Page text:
If they had not solved that problem, they would have never become a multi-billion dollar company. So, there’s a lot at stake — especially at the very beginning when you’re just getting started. Fortunately, they did solve it within a matter of weeks, but I think it’s a good lesson for any company.
Wiskirchen: Scott, how about you? What do you think about the rise of fraudulent accounts in gameplay, like account takeover? You think those things have turned players … the legitimate players, I guess I should say.
Adams: No, I don’t think they’ve really deterred players. As a consultant, I like to see the other side and lot of the other parts. What I see a lot is that I don’t think it really deters the player during gameplay. Especially, as you said earlier, there are a lot of young people playing, and they don’t even realize it. If you go back, you can ask people how many accounts they have.
They’ll say a lot. You probably have just a very high percentage — that same password is [used in every one of the accounts]. People have to realize that they can protect themselves, and they can use two-factor authentication, and other things so that they [can be safe]. Make sure that their good, important accounts are protected along with their gaming accounts.
Wiskirchen: Nina, how about you?
Diatchenko: To add to that, I would say that education of your customers is important. If they don’t know what a good password is — I know, yes, we still have passwords, and they still exist, and that’s a lot of what is securing you from a hacker. And if you want to avoid just basic brute force hacking of accounts, you have to make good passwords.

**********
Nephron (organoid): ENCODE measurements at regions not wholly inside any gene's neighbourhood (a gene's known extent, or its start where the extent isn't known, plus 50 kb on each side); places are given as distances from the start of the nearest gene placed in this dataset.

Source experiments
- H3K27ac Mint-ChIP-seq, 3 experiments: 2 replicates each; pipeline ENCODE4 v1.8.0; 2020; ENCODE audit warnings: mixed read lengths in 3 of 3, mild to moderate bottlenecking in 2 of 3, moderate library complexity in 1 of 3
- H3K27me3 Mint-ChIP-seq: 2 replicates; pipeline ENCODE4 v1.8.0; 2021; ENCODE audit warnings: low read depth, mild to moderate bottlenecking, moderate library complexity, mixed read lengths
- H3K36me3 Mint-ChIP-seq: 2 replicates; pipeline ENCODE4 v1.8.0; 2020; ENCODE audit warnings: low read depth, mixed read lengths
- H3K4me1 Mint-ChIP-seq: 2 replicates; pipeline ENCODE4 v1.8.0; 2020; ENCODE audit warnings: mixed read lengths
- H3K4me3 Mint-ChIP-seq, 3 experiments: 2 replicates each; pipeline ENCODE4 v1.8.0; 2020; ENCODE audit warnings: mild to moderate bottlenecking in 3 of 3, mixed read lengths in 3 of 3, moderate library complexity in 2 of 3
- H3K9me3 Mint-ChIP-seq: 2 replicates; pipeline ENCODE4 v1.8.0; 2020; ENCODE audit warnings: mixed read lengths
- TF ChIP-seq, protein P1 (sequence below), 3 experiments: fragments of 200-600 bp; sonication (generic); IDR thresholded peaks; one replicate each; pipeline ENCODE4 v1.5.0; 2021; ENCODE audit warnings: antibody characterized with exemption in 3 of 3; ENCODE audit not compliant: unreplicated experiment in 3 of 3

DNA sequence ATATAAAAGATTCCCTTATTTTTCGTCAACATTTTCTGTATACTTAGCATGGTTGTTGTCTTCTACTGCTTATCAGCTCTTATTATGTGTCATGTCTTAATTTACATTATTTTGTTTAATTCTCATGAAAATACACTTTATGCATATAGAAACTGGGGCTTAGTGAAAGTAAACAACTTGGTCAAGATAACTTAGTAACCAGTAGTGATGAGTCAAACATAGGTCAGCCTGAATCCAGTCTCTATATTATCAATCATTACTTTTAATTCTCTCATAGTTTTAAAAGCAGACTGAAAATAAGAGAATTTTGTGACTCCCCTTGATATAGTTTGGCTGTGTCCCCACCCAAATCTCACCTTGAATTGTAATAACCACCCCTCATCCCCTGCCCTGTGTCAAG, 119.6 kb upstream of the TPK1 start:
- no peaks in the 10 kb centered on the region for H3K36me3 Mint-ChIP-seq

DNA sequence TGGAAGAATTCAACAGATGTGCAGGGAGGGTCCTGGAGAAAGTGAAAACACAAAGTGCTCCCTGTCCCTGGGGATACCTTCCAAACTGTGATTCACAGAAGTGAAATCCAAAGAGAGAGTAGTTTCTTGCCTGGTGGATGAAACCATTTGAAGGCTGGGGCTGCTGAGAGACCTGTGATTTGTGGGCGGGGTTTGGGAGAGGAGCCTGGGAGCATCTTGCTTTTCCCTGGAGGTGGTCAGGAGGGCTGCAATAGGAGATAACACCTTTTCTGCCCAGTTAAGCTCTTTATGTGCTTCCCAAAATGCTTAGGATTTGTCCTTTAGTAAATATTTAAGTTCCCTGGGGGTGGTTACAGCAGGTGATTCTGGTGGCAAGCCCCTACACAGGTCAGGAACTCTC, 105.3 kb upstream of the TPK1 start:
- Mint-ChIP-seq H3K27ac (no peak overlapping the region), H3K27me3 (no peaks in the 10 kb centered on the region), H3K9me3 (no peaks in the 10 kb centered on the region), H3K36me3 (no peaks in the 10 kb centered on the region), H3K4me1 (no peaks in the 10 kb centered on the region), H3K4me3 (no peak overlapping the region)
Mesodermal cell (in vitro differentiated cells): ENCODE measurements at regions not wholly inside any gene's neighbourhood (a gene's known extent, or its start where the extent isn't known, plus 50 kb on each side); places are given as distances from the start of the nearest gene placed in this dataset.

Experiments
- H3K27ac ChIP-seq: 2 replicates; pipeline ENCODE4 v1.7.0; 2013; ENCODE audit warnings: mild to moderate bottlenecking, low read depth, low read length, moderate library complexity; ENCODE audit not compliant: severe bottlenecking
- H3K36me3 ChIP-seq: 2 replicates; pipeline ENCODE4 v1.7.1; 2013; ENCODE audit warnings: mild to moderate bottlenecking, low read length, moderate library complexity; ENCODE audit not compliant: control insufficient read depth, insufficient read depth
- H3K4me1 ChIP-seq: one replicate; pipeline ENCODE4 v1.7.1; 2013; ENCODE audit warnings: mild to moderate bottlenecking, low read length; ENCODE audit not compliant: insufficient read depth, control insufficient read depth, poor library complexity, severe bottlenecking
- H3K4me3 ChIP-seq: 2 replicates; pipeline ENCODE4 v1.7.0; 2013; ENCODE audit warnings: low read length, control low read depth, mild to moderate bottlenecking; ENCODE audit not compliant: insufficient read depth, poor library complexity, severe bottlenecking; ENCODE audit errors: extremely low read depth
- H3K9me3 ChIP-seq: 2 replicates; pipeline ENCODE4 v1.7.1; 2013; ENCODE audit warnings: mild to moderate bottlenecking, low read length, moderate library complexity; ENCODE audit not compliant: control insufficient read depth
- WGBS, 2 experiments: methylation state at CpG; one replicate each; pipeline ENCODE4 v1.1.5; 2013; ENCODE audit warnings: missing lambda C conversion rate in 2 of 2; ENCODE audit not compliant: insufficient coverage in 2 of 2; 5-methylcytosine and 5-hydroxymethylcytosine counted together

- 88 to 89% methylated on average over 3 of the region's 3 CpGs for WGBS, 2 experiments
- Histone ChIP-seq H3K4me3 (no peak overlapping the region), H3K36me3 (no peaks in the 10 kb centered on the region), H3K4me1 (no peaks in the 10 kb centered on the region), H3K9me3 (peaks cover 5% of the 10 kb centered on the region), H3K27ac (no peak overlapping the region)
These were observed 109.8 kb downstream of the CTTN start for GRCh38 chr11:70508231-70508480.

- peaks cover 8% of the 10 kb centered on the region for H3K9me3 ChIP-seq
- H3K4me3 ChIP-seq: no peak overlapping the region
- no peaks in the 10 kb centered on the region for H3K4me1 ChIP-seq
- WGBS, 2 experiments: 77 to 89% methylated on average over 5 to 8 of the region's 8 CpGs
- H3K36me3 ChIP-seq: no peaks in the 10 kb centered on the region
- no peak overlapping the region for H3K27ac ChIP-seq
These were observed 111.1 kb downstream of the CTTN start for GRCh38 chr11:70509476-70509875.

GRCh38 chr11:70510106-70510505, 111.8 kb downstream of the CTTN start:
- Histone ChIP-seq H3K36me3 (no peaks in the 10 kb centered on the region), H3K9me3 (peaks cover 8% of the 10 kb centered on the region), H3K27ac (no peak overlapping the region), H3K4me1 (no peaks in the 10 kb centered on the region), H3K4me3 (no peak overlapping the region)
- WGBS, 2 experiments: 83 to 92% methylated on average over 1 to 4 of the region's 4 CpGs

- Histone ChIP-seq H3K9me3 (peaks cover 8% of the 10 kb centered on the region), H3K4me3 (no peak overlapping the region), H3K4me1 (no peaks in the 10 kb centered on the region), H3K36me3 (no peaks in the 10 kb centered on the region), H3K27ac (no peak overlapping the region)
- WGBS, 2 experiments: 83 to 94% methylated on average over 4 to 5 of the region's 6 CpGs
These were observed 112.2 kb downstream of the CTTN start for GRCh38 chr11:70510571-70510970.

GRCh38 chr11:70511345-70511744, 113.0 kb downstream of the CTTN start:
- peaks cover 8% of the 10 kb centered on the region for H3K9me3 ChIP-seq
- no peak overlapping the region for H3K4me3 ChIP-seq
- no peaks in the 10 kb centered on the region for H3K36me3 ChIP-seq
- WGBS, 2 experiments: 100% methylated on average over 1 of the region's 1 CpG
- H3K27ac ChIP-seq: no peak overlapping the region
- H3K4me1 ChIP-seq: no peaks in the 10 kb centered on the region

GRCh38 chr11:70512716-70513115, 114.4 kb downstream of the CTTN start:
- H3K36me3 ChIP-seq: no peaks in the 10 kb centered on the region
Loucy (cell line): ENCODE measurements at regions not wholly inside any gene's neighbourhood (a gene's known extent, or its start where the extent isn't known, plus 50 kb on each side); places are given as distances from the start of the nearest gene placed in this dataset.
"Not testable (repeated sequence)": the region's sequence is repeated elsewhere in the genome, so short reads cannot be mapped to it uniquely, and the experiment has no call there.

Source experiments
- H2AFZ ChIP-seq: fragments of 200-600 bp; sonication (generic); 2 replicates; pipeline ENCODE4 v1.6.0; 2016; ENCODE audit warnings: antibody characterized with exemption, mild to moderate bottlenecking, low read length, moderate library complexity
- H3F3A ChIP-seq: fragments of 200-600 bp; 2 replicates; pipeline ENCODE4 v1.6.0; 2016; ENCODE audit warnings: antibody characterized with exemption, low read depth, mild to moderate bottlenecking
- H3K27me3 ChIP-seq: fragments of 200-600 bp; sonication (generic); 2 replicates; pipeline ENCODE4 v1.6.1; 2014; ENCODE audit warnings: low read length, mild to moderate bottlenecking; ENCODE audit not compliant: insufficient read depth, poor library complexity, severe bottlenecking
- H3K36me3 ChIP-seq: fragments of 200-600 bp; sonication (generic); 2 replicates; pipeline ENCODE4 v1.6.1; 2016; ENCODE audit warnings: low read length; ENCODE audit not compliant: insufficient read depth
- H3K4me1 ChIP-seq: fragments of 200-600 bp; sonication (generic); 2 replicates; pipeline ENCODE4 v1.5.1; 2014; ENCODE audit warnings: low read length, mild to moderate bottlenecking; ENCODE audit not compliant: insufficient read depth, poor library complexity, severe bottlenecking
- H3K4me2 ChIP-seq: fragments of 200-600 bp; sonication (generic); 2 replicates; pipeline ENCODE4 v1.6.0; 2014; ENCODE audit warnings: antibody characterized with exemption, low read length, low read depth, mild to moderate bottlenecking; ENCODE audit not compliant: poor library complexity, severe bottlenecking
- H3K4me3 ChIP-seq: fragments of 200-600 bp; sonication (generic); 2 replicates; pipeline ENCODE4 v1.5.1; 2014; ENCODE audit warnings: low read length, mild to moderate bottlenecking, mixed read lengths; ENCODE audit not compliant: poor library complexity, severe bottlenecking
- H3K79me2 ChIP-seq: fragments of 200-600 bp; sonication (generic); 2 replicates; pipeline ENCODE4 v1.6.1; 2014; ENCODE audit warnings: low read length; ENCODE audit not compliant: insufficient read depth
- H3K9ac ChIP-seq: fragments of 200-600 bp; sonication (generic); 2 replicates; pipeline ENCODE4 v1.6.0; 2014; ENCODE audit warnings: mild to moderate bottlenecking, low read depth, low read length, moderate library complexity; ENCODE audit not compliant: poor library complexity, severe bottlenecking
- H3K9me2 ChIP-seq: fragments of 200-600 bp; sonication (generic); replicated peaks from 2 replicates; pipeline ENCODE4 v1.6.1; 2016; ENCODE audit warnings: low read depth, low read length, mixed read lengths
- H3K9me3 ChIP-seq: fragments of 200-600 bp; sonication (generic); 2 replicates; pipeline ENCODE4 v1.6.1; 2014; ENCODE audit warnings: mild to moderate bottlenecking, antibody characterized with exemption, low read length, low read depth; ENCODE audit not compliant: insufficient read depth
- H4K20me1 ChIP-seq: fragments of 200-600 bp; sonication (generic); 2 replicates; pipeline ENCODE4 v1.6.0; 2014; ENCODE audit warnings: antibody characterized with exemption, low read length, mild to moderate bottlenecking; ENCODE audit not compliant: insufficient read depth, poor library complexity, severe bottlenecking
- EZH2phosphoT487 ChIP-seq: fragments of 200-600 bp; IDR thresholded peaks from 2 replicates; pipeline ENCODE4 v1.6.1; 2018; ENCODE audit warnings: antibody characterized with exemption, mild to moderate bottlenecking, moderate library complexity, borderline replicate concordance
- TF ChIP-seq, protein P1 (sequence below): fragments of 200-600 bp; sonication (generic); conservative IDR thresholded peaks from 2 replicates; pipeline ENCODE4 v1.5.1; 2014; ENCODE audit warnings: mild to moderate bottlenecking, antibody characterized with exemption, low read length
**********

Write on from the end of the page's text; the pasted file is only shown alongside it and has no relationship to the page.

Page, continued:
And if you don’t tell your customers, especially people who spend a ton of time, money, building their accounts and have communities, they have things of value attached to that account. If they have a password123 on it, they’re going to come to you — come to me, why didn’t you do something sooner? Why did you let this happen? And then, we’re gonna try to scramble and try to retain as much as we can.
Adams: And that goes back to your comment earlier — optimizing friction and what risk the company is willing to take. Because really, you can solve this with two-factor authentication. But, that’s too much friction for the marketing team. How do you balance that? Every company that I work with — that’s a fight every time. Do you give up verification?
Do you require verification on sign-on? No, you don’t. None of us do. We should but we don’t. So, I think in a lot of ways, it’s just as much our problem, and if we would all talk about this and will say our companies are doing that, it’d be great. That would be educating the consumer and more of us taking responsibility in protecting those accounts.